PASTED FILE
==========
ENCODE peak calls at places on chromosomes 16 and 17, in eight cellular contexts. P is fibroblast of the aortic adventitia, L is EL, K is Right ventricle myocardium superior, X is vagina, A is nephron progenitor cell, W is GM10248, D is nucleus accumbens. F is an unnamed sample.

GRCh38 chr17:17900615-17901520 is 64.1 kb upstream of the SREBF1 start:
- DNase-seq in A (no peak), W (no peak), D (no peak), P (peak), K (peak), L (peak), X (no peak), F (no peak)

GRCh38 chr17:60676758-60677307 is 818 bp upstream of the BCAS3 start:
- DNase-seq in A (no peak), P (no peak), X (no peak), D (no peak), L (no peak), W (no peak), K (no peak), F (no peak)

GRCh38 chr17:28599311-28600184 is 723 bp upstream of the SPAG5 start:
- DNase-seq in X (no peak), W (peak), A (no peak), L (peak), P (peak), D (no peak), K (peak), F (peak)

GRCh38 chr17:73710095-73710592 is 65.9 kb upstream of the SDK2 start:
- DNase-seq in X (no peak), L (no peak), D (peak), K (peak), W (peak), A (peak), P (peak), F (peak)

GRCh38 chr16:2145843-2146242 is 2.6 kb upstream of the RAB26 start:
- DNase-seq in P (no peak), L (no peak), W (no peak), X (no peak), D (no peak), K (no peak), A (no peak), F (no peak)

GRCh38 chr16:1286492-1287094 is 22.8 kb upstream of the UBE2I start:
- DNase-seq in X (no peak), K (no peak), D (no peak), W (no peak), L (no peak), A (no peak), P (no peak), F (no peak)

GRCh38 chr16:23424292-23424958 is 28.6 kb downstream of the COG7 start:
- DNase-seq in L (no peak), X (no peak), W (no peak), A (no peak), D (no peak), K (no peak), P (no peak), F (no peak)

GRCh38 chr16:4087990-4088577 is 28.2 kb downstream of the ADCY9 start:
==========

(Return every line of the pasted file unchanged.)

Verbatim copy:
ENCODE peak calls at places on chromosomes 16 and 17, in eight cellular contexts. P is fibroblast of the aortic adventitia, L is EL, K is Right ventricle myocardium superior, X is vagina, A is nephron progenitor cell, W is GM10248, D is nucleus accumbens. F is an unnamed sample.

GRCh38 chr17:17900615-17901520 is 64.1 kb upstream of the SREBF1 start:
- DNase-seq in A (no peak), W (no peak), D (no peak), P (peak), K (peak), L (peak), X (no peak), F (no peak)

GRCh38 chr17:60676758-60677307 is 818 bp upstream of the BCAS3 start:
- DNase-seq in A (no peak), P (no peak), X (no peak), D (no peak), L (no peak), W (no peak), K (no peak), F (no peak)

GRCh38 chr17:28599311-28600184 is 723 bp upstream of the SPAG5 start:
- DNase-seq in X (no peak), W (peak), A (no peak), L (peak), P (peak), D (no peak), K (peak), F (peak)

GRCh38 chr17:73710095-73710592 is 65.9 kb upstream of the SDK2 start:
- DNase-seq in X (no peak), L (no peak), D (peak), K (peak), W (peak), A (peak), P (peak), F (peak)

GRCh38 chr16:2145843-2146242 is 2.6 kb upstream of the RAB26 start:
- DNase-seq in P (no peak), L (no peak), W (no peak), X (no peak), D (no peak), K (no peak), A (no peak), F (no peak)

GRCh38 chr16:1286492-1287094 is 22.8 kb upstream of the UBE2I start:
- DNase-seq in X (no peak), K (no peak), D (no peak), W (no peak), L (no peak), A (no peak), P (no peak), F (no peak)

GRCh38 chr16:23424292-23424958 is 28.6 kb downstream of the COG7 start:
- DNase-seq in L (no peak), X (no peak), W (no peak), A (no peak), D (no peak), K (no peak), P (no peak), F (no peak)

GRCh38 chr16:4087990-4088577 is 28.2 kb downstream of the ADCY9 start: